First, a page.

Emergency broadcast alert warns TV viewers that the world is going to end on Saturday

How did an Orange County preacher's warning that the world is ending tomorrow appear as an emergency broadcast alert on cable TV this week?

The short answer is "Orange County." This chain-store ridden megalopolis is well-known as a California enclave for far-right screwballs, atavistic televangelists, and new age grifters. It's the home of the late Wally George, Russian useful idiot Dana Rohrabacher, and the Trinity Broadcasting Network.

The long answer is not as clear. A media relations rep for Cox Communications offered a vague explanation: "The radio station that sent the alert didn't turn off their programming when the alert ended. For a short time, some heard programming that was on the radio." But that doesn't explain the "EMERGENCY ALERT" banner that accompanied the frantic, grim audio warnings, such as "realize this, that in the last days extremely violent times will come," and "the term means hard. Harsh. Hard to deal with. Vicious. Dangerous. Menacing."

The warning seems to be related to the Planet X, or Niberu, conspiracy, which was started by a woman in Wisconsin named Nancy Lieder.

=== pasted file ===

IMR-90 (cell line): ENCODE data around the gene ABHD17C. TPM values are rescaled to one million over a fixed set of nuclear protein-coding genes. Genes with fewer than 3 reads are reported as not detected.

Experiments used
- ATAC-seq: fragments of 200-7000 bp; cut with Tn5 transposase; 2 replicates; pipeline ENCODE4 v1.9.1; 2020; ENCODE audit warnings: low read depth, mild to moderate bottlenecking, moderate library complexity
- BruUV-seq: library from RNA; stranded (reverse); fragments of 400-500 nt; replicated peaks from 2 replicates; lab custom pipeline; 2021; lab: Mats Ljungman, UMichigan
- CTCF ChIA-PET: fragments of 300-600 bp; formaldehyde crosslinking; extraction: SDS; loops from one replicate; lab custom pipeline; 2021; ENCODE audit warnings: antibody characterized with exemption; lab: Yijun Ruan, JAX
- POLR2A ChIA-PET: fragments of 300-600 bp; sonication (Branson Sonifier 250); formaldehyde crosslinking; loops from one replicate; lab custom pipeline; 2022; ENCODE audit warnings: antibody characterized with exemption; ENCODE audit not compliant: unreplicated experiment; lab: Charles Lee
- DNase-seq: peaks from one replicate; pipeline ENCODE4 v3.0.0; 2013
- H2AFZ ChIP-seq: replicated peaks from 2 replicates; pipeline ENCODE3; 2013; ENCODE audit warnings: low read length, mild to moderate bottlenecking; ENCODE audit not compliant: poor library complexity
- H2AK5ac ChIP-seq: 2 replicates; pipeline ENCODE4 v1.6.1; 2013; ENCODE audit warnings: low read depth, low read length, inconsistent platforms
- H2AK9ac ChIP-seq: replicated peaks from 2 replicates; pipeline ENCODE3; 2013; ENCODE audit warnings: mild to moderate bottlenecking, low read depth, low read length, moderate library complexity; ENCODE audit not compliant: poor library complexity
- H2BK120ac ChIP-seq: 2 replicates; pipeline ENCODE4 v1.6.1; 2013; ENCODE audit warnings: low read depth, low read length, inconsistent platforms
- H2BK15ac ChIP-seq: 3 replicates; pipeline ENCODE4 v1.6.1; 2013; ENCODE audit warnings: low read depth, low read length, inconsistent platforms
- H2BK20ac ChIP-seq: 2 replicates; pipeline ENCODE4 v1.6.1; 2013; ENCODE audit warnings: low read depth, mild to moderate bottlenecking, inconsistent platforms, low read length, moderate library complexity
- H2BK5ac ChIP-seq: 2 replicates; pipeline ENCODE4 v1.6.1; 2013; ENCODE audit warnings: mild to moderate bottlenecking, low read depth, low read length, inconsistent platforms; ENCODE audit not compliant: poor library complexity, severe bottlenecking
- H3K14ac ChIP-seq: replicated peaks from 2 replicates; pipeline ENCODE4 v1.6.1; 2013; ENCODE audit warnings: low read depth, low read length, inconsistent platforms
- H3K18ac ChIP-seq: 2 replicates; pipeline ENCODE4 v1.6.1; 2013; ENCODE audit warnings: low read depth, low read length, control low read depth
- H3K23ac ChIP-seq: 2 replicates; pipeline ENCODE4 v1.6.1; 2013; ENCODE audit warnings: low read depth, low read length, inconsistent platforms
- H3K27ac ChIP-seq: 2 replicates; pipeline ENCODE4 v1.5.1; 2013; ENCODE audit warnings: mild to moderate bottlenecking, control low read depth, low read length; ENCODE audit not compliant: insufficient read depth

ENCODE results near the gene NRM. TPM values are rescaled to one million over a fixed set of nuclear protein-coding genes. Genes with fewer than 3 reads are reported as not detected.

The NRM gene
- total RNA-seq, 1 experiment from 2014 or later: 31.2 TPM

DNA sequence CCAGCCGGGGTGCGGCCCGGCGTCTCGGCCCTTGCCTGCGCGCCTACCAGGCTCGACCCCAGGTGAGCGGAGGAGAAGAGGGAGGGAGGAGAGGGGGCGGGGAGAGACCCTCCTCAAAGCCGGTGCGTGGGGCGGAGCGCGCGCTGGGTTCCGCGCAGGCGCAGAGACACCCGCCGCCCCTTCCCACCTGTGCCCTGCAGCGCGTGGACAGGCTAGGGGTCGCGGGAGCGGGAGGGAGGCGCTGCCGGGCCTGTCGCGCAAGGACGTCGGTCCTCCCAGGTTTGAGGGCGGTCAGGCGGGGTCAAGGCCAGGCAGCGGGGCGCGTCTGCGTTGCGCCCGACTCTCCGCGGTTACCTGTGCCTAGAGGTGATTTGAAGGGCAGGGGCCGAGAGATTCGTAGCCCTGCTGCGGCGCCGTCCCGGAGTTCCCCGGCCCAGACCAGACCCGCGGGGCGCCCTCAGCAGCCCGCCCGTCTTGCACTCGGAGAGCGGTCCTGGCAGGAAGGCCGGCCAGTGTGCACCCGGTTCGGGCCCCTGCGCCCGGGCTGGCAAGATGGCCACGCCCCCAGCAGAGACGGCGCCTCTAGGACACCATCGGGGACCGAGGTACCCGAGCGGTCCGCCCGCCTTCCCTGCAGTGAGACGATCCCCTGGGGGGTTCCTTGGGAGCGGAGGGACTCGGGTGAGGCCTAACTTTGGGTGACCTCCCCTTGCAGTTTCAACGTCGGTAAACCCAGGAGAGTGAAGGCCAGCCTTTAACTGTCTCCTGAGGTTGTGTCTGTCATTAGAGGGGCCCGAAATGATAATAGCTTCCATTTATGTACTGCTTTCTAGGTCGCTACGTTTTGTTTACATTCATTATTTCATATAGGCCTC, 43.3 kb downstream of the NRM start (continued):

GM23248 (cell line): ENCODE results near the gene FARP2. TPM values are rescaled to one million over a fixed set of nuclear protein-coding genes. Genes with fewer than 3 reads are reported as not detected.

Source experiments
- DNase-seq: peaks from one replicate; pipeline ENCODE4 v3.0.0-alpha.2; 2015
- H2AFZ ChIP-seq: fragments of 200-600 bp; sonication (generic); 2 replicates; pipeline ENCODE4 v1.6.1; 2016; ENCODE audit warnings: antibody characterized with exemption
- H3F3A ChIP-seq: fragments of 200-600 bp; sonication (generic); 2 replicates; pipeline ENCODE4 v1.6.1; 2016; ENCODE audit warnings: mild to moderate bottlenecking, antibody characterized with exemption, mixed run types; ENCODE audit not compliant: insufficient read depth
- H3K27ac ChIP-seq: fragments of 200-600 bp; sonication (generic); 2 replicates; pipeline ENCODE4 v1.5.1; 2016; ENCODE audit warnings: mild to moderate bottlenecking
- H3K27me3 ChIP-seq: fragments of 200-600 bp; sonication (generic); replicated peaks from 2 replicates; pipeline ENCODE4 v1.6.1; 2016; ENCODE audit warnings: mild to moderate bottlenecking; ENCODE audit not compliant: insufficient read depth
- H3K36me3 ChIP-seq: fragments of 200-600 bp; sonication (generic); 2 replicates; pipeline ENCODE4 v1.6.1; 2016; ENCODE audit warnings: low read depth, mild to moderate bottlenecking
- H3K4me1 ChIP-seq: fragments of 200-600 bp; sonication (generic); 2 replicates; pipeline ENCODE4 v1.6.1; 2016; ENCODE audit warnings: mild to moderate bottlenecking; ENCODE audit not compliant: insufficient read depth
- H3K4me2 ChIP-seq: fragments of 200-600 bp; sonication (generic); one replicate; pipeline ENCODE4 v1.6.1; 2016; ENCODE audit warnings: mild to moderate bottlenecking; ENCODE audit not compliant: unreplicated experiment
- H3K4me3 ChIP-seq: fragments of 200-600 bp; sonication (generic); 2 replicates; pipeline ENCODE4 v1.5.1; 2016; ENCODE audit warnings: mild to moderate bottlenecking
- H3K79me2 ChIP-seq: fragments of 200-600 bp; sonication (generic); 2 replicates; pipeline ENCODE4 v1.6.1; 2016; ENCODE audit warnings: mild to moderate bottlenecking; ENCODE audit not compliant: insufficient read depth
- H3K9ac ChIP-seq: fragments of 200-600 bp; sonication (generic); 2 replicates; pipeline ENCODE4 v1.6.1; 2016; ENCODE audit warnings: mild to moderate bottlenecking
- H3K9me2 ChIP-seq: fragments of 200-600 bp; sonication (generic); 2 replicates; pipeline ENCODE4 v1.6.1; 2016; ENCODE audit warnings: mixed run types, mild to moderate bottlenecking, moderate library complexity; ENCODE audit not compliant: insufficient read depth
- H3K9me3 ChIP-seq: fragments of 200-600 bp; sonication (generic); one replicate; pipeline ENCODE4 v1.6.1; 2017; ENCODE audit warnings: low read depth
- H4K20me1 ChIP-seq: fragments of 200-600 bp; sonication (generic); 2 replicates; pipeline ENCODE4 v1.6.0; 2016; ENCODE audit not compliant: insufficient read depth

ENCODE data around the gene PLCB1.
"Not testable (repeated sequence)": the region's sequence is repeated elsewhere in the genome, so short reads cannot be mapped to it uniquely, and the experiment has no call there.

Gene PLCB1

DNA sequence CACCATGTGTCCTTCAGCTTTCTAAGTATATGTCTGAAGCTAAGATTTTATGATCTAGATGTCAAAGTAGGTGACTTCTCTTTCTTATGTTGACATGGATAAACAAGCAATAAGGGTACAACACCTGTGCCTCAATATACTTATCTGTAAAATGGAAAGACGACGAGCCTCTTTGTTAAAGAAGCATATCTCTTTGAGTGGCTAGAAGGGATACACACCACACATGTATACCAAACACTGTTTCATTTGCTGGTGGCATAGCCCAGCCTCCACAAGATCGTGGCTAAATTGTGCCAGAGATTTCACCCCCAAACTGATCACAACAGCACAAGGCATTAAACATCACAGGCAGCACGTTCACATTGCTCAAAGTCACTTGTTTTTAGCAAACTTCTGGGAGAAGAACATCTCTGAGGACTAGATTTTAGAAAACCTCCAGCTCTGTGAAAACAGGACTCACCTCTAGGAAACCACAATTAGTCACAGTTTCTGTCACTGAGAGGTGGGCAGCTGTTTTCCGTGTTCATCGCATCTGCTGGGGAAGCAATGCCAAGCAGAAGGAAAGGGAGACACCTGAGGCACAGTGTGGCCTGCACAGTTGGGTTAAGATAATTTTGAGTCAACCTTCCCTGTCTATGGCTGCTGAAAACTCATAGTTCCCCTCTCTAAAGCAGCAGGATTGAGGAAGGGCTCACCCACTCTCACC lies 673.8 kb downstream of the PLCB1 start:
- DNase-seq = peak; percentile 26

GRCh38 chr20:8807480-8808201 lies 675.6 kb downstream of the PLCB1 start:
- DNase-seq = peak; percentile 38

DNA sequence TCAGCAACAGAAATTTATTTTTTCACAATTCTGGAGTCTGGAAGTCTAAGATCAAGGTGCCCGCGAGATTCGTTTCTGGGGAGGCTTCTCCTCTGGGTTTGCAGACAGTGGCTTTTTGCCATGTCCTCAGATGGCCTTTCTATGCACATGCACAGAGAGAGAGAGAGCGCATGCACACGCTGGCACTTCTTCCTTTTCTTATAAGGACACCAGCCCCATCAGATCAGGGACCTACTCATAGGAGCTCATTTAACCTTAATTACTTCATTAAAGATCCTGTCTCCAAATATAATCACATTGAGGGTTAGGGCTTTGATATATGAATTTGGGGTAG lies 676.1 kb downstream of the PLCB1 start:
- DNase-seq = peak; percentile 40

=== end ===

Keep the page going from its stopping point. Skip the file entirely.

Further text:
From The Telegraph:

Ms Lieder claims to be a conduit for aliens from the Zeta Reticuli star system, 39.17 light years from Earth, who have warned her about the Nibiru catastrophe.

The conspiracy theory hasn't gone away, with so-called Christian numerologist David Meade claiming Planet X is heading in our direction.

Meade believes October could see the start The Rapture and a seven-year tribulation period of widescale natural disasters.

Mr. Meade is a popular figure among evangelical Christians.

From The Washington Post:

David Meade, the self-described "specialist in research and investigations," has earned a fair amount of publicity online for predicting that catastrophic events would soon befall Earth.

Among his claims: On Saturday, Sept. 23, 2017, a constellation β€” a sign prophesied in the Book of Revelation β€” would reveal itself in the skies over Jerusalem, signaling the beginning of the end of the world as we know it. Meade believes that by the end of October, the world may enter what's called a seven-year tribulation period, a fairly widespread evangelical belief that for seven years, catastrophic events would happen.

He also claims that a planet called Nibiru, which has been debunked by NASA as a hoax, is headed toward Earth. When it passes the planet later this year, Meade claims, catastrophe in the form of earthquakes, volcanic eruptions, tidal waves and others would ensue.

Mr. Meade is smart. History has shown that when a religious leader predicts the end of the world, he gains new followers (and his existing followers cling to him even more ardently) after the doomsday date passes without consequence. He'll make more money than ever before!

Of course, some of his smarter followers might feel cheated if the world doesn't end this year. To keep them in his flock, he's modified his message: "The world is not ending, but the world as we know it is ending … A major part of the world will not be the same the beginning of October."